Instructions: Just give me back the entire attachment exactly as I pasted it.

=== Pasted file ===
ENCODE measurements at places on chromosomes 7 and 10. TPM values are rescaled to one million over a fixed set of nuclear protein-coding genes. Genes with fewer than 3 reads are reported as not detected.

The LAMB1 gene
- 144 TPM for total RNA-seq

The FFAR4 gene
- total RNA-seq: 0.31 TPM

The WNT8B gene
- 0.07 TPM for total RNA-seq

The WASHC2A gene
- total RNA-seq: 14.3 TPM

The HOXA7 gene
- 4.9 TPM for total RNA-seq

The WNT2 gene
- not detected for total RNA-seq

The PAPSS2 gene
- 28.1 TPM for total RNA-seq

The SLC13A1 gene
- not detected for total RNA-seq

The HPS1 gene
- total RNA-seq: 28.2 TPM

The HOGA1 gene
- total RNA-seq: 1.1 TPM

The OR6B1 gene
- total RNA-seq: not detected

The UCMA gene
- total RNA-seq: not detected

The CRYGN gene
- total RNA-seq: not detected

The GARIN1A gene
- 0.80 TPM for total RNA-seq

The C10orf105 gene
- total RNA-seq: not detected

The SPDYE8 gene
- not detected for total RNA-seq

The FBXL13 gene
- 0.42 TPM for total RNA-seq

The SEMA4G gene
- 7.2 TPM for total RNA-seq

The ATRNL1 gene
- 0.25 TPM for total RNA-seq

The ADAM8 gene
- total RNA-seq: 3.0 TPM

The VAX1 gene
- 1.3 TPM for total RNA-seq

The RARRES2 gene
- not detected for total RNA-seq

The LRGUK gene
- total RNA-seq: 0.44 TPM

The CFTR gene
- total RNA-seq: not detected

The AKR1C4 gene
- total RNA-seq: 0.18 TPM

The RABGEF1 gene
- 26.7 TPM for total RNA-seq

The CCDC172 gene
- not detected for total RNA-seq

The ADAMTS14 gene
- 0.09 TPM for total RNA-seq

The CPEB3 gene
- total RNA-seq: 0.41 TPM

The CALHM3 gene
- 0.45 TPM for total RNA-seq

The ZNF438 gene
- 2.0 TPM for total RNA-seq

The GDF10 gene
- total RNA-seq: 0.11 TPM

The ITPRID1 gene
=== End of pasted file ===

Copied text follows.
ENCODE measurements at places on chromosomes 7 and 10. TPM values are rescaled to one million over a fixed set of nuclear protein-coding genes. Genes with fewer than 3 reads are reported as not detected.

The LAMB1 gene
- 144 TPM for total RNA-seq

The FFAR4 gene
- total RNA-seq: 0.31 TPM

The WNT8B gene
- 0.07 TPM for total RNA-seq

The WASHC2A gene
- total RNA-seq: 14.3 TPM

The HOXA7 gene
- 4.9 TPM for total RNA-seq

The WNT2 gene
- not detected for total RNA-seq

The PAPSS2 gene
- 28.1 TPM for total RNA-seq

The SLC13A1 gene
- not detected for total RNA-seq

The HPS1 gene
- total RNA-seq: 28.2 TPM

The HOGA1 gene
- total RNA-seq: 1.1 TPM

The OR6B1 gene
- total RNA-seq: not detected

The UCMA gene
- total RNA-seq: not detected

The CRYGN gene
- total RNA-seq: not detected

The GARIN1A gene
- 0.80 TPM for total RNA-seq

The C10orf105 gene
- total RNA-seq: not detected

The SPDYE8 gene
- not detected for total RNA-seq

The FBXL13 gene
- 0.42 TPM for total RNA-seq

The SEMA4G gene
- 7.2 TPM for total RNA-seq

The ATRNL1 gene
- 0.25 TPM for total RNA-seq

The ADAM8 gene
- total RNA-seq: 3.0 TPM

The VAX1 gene
- 1.3 TPM for total RNA-seq

The RARRES2 gene
- not detected for total RNA-seq

The LRGUK gene
- total RNA-seq: 0.44 TPM

The CFTR gene
- total RNA-seq: not detected

The AKR1C4 gene
- total RNA-seq: 0.18 TPM

The RABGEF1 gene
- 26.7 TPM for total RNA-seq

The CCDC172 gene
- not detected for total RNA-seq

The ADAMTS14 gene
- 0.09 TPM for total RNA-seq

The CPEB3 gene
- total RNA-seq: 0.41 TPM

The CALHM3 gene
- 0.45 TPM for total RNA-seq

The ZNF438 gene
- 2.0 TPM for total RNA-seq

The GDF10 gene
- total RNA-seq: 0.11 TPM

The ITPRID1 gene